This prospective population based cohort of CAP patients managed in an outpatient setting is, to our knowledge, the largest clinical cohort assembled and reported to date. Although often considered to be “low risk”, preliminary analyses have shown that short-term morbidity and mortality following discharge is surprisingly elevated. Given the prospective nature of the data, we will be able to fully characterize these patients and identify important and potentially new prognostic factors in this under-studied population. Although well validated “risk scores” have been developed for patients with pneumonia, it is likely that additional important prognostic factors exist that are not fully appreciated [5]. Importantly, given the long-term follow-up data available, we will also be able to fully examine the impact of an episode of pneumonia on long-term sequelae, health care resources use, and prognostic factors associated with improved or adverse outcomes including recurrent episodes of pneumonia.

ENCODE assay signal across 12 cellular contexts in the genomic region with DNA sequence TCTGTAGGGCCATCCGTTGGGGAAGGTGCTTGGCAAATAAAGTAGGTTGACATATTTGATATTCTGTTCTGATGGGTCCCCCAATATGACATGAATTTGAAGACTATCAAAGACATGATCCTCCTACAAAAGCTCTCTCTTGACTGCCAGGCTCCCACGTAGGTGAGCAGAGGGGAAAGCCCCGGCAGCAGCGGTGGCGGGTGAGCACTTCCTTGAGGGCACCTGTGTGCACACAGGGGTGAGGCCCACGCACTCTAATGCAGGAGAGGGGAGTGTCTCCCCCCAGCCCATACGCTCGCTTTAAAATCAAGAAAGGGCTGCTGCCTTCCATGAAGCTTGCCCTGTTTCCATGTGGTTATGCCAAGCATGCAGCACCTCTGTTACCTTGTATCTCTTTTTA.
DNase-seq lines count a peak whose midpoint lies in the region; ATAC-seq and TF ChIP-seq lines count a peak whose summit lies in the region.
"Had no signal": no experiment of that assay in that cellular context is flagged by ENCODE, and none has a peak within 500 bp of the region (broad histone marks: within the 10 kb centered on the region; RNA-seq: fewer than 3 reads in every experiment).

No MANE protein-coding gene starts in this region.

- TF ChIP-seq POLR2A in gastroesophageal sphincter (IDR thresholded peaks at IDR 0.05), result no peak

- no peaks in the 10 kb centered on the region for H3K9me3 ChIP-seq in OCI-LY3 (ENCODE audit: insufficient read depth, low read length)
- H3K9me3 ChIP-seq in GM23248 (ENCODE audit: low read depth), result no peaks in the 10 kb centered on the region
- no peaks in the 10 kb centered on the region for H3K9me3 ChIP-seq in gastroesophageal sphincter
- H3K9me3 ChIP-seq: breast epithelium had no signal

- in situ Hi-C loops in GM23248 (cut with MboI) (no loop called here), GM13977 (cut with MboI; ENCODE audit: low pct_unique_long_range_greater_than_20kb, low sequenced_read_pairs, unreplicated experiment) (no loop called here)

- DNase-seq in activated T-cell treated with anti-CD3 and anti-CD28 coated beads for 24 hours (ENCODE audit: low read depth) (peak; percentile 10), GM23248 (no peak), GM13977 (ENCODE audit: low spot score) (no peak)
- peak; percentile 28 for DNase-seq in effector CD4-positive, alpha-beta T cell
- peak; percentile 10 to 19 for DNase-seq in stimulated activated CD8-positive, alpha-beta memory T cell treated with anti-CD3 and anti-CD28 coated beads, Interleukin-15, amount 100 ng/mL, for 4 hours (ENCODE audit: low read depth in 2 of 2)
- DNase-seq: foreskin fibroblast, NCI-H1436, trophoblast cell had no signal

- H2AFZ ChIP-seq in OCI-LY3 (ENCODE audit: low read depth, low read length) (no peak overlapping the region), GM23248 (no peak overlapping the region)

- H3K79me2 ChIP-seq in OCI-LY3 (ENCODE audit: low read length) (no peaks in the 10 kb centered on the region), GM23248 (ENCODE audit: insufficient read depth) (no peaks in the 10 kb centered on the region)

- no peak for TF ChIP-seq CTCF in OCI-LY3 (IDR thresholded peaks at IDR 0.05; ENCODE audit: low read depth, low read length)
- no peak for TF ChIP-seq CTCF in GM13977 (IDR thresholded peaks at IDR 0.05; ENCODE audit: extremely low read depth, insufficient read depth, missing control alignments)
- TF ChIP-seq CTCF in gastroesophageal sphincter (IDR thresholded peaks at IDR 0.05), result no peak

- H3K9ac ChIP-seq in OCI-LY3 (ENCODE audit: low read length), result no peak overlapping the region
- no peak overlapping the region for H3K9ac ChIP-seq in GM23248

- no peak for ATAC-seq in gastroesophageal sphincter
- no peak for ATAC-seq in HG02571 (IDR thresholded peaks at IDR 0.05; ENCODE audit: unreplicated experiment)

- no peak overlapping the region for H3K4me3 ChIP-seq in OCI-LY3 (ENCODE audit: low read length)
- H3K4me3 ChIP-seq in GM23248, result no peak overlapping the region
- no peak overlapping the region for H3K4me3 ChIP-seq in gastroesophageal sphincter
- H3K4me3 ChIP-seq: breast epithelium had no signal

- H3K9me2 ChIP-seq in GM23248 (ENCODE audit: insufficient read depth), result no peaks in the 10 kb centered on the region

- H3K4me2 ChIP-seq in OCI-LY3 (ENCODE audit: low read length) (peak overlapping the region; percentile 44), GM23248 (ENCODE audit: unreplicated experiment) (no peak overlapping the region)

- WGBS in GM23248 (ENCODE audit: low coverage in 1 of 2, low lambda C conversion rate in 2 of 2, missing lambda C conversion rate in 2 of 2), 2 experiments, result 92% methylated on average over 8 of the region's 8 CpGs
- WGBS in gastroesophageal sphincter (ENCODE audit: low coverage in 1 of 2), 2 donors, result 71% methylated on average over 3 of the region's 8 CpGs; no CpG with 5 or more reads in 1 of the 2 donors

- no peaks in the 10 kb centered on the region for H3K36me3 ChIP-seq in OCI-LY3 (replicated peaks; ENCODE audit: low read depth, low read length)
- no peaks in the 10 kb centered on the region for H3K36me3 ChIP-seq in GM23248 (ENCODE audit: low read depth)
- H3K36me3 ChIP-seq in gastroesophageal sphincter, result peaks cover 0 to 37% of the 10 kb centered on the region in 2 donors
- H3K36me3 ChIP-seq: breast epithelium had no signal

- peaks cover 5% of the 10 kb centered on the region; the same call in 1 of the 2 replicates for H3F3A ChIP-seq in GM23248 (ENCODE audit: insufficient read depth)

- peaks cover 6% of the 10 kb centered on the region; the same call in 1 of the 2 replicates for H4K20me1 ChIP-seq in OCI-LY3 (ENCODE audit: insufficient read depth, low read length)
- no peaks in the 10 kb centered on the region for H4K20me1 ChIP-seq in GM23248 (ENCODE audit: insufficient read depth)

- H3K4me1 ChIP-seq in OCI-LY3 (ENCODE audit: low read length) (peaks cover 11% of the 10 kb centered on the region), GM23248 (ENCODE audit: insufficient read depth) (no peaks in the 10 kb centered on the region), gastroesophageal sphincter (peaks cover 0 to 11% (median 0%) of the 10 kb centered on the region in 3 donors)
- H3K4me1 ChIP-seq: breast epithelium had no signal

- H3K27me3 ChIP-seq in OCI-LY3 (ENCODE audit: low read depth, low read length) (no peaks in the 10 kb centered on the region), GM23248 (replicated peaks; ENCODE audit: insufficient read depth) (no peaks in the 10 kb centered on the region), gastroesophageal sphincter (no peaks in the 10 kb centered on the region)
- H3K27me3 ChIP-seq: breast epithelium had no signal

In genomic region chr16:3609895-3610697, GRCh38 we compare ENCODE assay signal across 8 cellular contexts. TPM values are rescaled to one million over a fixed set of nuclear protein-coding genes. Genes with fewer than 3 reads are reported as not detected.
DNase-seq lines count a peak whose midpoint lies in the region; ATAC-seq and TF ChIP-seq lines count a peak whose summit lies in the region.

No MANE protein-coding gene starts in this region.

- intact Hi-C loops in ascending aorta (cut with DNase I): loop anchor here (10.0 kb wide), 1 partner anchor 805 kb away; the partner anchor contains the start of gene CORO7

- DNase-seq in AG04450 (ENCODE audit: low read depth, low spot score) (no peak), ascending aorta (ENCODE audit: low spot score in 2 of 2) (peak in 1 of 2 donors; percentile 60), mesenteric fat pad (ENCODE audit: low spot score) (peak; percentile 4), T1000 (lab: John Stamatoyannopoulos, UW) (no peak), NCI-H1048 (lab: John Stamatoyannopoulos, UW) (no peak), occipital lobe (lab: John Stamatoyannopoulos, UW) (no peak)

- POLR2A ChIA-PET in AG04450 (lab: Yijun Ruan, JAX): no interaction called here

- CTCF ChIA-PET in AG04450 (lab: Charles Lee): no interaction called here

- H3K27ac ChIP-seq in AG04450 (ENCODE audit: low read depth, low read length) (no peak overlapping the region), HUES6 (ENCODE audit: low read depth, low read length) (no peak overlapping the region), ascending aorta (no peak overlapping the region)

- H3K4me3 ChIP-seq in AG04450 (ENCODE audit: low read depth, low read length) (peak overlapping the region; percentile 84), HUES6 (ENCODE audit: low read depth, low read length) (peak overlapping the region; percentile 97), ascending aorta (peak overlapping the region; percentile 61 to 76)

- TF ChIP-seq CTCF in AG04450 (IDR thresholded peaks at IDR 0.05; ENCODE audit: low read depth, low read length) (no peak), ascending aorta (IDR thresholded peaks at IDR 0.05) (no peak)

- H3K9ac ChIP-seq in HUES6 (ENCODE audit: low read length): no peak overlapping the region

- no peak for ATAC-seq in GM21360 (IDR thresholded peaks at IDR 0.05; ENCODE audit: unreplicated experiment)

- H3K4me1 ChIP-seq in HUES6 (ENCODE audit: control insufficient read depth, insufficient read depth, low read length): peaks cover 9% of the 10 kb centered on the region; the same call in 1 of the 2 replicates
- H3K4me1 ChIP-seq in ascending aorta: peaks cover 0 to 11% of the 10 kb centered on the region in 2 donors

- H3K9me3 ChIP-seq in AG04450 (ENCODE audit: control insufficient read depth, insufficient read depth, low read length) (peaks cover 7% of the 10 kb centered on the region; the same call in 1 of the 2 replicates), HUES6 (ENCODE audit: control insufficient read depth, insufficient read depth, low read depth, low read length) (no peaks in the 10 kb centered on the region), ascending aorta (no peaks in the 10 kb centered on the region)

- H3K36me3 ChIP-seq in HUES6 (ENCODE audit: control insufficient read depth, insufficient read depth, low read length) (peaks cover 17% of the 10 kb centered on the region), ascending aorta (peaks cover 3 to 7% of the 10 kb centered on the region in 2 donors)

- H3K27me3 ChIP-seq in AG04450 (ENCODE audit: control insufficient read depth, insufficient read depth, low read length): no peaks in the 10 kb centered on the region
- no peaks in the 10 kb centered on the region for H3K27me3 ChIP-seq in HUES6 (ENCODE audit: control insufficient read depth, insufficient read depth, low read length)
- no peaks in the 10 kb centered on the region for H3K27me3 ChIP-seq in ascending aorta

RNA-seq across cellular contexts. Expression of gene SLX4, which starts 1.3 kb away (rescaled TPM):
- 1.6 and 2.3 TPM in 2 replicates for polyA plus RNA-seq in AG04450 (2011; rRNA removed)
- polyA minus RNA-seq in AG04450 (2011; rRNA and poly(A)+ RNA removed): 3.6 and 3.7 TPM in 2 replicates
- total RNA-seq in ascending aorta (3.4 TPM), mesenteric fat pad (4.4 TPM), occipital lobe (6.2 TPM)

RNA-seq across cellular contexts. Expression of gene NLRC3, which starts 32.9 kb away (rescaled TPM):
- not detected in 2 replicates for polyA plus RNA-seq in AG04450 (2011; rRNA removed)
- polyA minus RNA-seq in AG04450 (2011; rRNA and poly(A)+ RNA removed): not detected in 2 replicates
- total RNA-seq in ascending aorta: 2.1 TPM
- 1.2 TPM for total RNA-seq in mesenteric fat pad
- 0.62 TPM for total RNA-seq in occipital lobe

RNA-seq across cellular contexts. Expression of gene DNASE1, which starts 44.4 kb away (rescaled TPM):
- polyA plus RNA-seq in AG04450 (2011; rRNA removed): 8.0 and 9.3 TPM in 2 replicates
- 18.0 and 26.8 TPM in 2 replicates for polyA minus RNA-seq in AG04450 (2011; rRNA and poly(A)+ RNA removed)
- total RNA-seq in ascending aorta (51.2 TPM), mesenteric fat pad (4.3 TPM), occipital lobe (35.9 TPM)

Despite the strengths of this cohort - large population based clinical cohort of patients managed according to a well-validated clinical pneumonia pathway - there are some limitations. First, despite our large population-based sample, it may not represent all patients with CAP managed in an outpatient setting. For instance, it may not apply to patients evaluated in the primary care setting and discharged home. Second, statistical power for characteristics or events that are rare (<2-3 %) could be an issue. For example, the evaluation of specific therapies on short-term mortality may be problematic due to low short-term mortality rates. Third, although a wealth of information is available within our cohort, reliance on administrative data for longer-term outcomes may not be ideal and we do not have access to continually updated clinical and laboratory measurements. Moreover, it is possible some patients may be lost to follow-up due to out migration from the province and subsequently the administrative datasets. Fourth, we do not have access to microbiology or antibiotic resistance data for this cohort. Fifth, the cohort was generated to be clinically useful and did not rely on a radiologist’s interpretation of opacity consistent with pneumonia on chest radiograph and so there are patients with “normal” radiographs and a clinical diagnosis of pneumonia [29]. While we have access to the reports, we do not have the ability to re-review the actual radiographs. Sixth, although we enrolled a “CAP” cohort, the definition of community-acquired has evolved and some of the patients included in our sample (e.g., recent antibiotics, dialysis patients, nursing home patients in particular) would now be considered to have health-care associated pneumonia. That said, the new definition of health care associated pneumonia is not universally agreed upon and treatment tailored to this entity have increased morbidity and mortality [30]. Last, our clinical registry enrolled patients from 2000–2002 and was limited to Emergency Department patients with universal healthcare coverage managed within a single health region in Canada. Although some advances have been made in the treatment of pneumonia, and patterns of antimicrobial resistance have changed somewhat over the last decade, we strongly believe that almost all aspects of this data will apply to today’s contemporary clinical practice.